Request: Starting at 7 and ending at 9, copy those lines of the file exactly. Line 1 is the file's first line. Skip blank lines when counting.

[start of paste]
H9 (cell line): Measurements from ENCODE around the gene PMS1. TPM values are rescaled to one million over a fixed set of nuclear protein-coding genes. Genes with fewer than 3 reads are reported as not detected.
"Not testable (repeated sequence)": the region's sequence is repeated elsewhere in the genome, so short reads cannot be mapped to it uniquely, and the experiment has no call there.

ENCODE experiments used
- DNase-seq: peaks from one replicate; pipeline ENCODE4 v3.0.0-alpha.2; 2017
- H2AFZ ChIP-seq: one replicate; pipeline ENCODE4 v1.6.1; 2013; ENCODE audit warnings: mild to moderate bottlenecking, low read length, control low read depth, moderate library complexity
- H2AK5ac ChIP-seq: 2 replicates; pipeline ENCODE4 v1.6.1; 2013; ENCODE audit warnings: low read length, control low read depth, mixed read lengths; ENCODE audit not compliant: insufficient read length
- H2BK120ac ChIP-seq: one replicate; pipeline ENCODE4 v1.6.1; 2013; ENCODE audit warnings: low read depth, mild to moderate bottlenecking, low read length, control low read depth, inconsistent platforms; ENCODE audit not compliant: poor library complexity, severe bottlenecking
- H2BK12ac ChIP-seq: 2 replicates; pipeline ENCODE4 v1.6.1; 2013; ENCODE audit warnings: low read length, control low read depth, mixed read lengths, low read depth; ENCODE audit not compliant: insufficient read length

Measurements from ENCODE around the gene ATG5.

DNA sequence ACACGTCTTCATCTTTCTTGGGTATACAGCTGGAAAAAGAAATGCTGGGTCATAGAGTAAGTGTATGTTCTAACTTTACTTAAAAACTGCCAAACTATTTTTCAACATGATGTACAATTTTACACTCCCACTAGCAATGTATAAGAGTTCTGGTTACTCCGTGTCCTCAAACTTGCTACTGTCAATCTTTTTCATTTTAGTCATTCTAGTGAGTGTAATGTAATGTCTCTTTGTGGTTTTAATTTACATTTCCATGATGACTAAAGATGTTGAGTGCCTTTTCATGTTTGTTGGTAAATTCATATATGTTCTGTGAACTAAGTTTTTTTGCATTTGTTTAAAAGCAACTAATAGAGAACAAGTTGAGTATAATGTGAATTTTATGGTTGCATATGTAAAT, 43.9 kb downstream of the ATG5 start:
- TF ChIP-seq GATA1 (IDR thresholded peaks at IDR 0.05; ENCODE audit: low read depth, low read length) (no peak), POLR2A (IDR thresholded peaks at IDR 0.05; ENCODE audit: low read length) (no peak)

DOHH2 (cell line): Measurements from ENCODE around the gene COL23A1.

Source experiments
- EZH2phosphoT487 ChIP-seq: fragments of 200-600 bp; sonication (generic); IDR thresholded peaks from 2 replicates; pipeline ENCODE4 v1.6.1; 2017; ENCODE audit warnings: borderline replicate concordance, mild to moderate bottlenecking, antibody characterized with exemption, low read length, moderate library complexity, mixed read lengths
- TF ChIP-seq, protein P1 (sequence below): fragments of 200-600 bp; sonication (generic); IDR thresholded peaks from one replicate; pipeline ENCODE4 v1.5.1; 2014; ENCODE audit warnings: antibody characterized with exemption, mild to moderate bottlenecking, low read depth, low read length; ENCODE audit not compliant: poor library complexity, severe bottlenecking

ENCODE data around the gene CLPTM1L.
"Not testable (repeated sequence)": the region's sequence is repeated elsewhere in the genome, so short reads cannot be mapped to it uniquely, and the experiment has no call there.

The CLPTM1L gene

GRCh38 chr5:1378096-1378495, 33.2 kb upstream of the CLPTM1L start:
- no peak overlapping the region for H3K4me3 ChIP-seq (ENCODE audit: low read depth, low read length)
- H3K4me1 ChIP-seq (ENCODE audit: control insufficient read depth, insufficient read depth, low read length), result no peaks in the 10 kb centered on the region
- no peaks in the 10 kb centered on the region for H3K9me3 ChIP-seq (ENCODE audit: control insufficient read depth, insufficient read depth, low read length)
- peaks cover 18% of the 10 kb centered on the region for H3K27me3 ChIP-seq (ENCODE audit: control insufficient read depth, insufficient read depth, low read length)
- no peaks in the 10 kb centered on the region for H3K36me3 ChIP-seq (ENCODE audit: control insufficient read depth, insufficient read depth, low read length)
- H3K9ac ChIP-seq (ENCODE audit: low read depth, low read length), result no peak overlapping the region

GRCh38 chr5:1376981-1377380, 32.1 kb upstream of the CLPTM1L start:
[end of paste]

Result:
- H2BK120ac ChIP-seq: one replicate; pipeline ENCODE4 v1.6.1; 2013; ENCODE audit warnings: low read depth, mild to moderate bottlenecking, low read length, control low read depth, inconsistent platforms; ENCODE audit not compliant: poor library complexity, severe bottlenecking
- H2BK12ac ChIP-seq: 2 replicates; pipeline ENCODE4 v1.6.1; 2013; ENCODE audit warnings: low read length, control low read depth, mixed read lengths, low read depth; ENCODE audit not compliant: insufficient read length

Measurements from ENCODE around the gene ATG5.